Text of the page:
The Law Enforcement Officer Independent Review Board may soon become a permanent state fixture after a bill that would keep the panel from disbanding received support from two House committees.

On Thursday, the House Finance Committee voted unanimously to pass House Bill 1329, which would allow the board to operate indefinitely and establishes four-year terms for members of the panel, which reviews fatal police shootings and makes recommendations on whether officers should be criminally prosecuted.

The bill is a carryover from 2021, that was resurrected this year after lawmakers failed to give it any committee hearings last year. It will now move on to the full House for a floor vote.

Law Enforcement Independent Review Board Screenshot
The Law Enforcement Officer Independent Review Board will become permanent if HB1239 is passed. Screenshot/2021

If the bill is not signed into law, the board will automatically dissolve by July of this year.

As it was initially proposed, the bill would have expanded the board’s power to investigate cases of alleged police misconduct in addition to fatal police shootings, but the measure was amended to remove that clause.

Amendments to the bill would also slightly reduce the representation of law enforcement on the nine-member board, which is currently made up of former police officers, judges and prosecutors. The amendments seek to include five members of the public on the board, appointed by the governor. They would include one person each from Hawaii Island, Maui and Kauai, as well as two people from Honolulu.

“The legislature finds that public trust in law enforcement is critical to ensuring justice for all under the law,” the bill, introduced by Rep. Adrian Tam, states. “The legislature further finds that the difficult and often dangerous job of law enforcement is safer, easier, and more effectively executed when citizens trust those empowered to serve and protect them.”

The ACLU of Hawaii, which helped introduce the 2016 legislation that created the board, submitted testimony regarding the current bill calling for additional representation on the panel from civic organizations and members of disenfranchised communities.

“Without adequate representation of the communities most impacted by policing … the Law Enforcement Officer Independent Review Board will not work as a meaningful oversight body with checks on abuses of police power,” Carrie Shirota, policy director at the ACLU of Hawaii, testified. “Civilian oversight bodies must be given real power or else they risk being performative political statements with no actual ‘teeth’ or power.”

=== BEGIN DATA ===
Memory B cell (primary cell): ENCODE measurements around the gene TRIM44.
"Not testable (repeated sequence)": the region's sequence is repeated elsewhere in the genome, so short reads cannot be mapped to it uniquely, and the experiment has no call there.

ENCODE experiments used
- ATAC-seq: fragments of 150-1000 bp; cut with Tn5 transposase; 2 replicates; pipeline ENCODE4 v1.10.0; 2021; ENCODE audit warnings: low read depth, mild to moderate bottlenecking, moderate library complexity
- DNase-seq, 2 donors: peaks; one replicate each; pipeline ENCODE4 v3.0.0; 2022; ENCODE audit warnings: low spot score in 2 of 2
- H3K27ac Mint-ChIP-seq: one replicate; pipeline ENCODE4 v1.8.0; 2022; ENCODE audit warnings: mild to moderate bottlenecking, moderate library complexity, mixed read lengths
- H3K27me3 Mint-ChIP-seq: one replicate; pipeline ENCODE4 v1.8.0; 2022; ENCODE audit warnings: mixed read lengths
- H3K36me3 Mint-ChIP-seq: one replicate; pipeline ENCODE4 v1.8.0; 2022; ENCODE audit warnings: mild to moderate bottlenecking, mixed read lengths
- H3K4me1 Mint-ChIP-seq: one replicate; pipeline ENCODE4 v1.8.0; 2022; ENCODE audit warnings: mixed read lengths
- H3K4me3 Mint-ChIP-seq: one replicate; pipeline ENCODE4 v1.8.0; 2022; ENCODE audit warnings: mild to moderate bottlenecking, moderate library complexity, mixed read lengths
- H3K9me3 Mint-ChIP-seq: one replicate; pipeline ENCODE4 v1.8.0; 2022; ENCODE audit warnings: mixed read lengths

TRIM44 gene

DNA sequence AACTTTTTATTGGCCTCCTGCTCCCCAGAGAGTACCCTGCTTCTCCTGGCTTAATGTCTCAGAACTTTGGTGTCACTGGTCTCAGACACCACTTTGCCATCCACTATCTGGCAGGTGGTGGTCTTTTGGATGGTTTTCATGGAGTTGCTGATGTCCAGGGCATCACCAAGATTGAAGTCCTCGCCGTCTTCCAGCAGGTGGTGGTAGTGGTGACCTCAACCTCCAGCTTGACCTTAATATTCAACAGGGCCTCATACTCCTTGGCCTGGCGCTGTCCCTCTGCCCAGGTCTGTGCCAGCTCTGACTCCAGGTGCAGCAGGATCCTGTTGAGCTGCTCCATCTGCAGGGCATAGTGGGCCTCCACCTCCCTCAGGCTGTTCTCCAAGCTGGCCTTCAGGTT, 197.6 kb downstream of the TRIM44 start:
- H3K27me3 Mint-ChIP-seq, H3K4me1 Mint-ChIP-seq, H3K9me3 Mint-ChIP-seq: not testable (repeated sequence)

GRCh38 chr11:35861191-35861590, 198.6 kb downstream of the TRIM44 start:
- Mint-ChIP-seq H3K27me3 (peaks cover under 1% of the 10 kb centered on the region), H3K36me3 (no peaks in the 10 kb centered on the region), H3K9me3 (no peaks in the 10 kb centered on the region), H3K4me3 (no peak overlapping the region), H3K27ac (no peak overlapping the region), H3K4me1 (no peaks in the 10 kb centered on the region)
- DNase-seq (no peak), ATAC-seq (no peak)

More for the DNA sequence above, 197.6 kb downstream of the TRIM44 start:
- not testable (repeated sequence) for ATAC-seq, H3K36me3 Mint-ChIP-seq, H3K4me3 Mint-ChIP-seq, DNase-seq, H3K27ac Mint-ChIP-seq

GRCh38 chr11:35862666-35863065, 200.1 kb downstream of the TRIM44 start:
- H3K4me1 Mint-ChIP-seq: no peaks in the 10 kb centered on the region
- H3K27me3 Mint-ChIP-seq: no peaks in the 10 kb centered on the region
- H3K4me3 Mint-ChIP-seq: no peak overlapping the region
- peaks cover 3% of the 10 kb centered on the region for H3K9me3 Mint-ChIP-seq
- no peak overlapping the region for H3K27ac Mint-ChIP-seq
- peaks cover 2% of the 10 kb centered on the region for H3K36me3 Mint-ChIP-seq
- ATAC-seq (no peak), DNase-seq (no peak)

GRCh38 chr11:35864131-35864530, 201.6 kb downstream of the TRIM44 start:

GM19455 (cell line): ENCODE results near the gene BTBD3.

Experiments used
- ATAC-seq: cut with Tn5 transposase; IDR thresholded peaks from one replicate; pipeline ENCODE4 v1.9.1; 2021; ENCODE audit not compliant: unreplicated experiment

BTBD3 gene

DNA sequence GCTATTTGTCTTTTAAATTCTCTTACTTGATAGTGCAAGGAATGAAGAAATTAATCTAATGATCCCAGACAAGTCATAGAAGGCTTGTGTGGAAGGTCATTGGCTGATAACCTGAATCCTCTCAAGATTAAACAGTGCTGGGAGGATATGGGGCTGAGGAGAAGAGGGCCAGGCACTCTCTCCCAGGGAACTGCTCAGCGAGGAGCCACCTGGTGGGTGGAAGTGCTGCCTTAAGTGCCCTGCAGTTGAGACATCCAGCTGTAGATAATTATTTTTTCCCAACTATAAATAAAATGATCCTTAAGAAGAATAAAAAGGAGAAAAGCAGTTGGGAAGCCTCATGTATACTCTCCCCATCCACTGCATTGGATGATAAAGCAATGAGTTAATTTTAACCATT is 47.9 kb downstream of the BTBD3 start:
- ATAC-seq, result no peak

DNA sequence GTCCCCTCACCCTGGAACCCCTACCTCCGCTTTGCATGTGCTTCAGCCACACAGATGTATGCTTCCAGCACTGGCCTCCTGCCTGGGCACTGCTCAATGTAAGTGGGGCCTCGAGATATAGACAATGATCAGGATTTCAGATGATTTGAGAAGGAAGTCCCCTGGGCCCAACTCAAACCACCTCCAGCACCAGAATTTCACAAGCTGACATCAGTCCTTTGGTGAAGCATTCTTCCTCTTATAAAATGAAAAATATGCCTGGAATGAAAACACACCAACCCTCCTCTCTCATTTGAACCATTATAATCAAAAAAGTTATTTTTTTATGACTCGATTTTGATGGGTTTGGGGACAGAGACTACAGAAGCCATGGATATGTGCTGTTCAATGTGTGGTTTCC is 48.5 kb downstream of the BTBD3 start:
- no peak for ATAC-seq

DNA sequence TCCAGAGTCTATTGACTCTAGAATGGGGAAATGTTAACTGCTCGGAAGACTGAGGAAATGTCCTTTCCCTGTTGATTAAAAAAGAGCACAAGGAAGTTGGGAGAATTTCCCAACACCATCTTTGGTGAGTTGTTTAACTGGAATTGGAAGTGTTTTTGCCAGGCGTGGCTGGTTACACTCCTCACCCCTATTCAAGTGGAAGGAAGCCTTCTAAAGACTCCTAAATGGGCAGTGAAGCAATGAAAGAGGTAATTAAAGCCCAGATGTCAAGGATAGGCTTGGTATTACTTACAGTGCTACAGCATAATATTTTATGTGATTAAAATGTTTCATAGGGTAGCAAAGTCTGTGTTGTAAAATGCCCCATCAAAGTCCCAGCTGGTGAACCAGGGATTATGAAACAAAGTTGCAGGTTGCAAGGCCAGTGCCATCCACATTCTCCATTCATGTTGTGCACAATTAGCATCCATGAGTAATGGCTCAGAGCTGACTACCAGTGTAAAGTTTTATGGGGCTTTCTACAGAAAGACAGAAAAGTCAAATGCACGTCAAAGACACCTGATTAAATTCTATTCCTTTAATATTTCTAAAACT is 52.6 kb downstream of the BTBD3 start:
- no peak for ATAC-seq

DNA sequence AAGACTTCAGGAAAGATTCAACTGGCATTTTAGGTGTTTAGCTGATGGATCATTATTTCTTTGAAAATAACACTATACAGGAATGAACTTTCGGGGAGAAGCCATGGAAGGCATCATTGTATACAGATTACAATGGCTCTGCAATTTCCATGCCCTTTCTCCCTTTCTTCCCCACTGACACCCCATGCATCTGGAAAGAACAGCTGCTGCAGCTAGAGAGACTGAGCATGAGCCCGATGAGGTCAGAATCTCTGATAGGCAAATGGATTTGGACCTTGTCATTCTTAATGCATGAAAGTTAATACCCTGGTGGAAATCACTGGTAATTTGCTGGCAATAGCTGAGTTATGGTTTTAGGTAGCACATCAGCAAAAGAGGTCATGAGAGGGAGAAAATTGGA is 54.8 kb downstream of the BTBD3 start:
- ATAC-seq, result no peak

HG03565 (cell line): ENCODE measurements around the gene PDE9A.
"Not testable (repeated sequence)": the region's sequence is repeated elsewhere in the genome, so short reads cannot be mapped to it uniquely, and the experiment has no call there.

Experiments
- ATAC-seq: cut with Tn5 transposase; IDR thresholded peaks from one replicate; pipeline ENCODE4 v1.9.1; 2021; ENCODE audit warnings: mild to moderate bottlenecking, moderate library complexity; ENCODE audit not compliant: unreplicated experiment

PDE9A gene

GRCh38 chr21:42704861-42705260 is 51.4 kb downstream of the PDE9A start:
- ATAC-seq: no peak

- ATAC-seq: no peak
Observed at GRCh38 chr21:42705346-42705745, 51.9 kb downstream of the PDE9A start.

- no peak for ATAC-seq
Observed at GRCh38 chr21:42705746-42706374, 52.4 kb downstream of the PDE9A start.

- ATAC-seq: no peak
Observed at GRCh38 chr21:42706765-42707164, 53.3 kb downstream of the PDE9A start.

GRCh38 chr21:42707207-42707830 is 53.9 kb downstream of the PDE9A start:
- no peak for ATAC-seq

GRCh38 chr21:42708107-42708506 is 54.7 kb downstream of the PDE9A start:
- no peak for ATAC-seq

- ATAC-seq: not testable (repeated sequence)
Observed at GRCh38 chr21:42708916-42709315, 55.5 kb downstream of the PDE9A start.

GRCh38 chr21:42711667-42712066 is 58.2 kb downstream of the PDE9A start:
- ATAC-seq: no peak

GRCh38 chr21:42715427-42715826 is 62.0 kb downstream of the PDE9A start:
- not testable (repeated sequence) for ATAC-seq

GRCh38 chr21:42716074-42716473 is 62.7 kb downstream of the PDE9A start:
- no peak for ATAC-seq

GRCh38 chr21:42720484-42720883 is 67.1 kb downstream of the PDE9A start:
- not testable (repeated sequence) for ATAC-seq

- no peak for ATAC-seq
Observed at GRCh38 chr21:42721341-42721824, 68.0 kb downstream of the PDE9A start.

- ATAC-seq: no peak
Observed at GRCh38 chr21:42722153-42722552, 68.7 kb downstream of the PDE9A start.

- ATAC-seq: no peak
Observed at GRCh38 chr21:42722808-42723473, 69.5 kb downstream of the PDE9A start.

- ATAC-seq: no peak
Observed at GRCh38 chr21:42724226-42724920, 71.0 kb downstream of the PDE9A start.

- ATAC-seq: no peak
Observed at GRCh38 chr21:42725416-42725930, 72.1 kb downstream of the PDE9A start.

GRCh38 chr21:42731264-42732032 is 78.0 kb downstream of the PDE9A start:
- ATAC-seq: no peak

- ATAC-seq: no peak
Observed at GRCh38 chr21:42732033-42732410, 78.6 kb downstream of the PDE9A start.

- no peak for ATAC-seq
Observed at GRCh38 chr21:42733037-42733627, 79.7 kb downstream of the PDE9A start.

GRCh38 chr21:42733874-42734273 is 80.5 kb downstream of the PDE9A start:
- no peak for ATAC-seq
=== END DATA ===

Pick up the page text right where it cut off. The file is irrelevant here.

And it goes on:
Since its creation, the board has released 11 recommendations regarding police shootings — 10 on Oahu and one on Hawaii island. The board did not release its first recommendation until 2021 — four years after the panel’s creation in 2017.

In every case the board has reviewed, it has found officers to be justified in their actions and has yet to recommend a case be prosecuted.

Those cases include the death of Renie Cablay, a former jail guard who was shot to death by Honolulu police officers after he threatened them with a knife at his Waipahu condo complex in 2018.

The board advised against prosecution in a recommendation posted in 2021, after the Honolulu Prosecutor’s Office had already declined to take the case up.

The board also recommended not charging the officers who fatally shot Lindani Myeni, a 29-year-old South African national who was killed in April 2021. That review was posted in early December 2021 — months after Honolulu Prosecuting Attorney Steve Alm announced he was not pursuing charges against the officers.

So far, the only group that has publicly opposed the continuation of the shooting review board is the State of Hawaii Organization of Police Officers. It submitted testimony calling for the Legislature to reject the bill and instead focus on policing itself amid ongoing scandals that include bribery cases involving former Senate Majority Leader J. Kalani English and former Rep. Ty Cullen.

“So when we see a bill like this that has the legislature stating its purpose is to enhance the public’s trust in law enforcement, we ask you to please look at yourselves and your own house before you point the fingers at our hard working and courageous officers who are out there every day, 24 hours a day, 365 days a year, putting their lives on the line for you and our community,” SHOPO President Robert Cavaco wrote.

Cavaco went on say that lawmakers should be addressing staffing shortages at the Honolulu Police Department, an issue that has become the police union’s public focus since Cavaco took office in January.

“Rather than finding ways to continue a relentless attack against our officers, how about helping us find ways to fill the empty beats that severely compromises the community’s safety and leaves our most vulnerable community members such as our senior citizens targets of broad daylight assaults and robberies,” Cavaco wrote.

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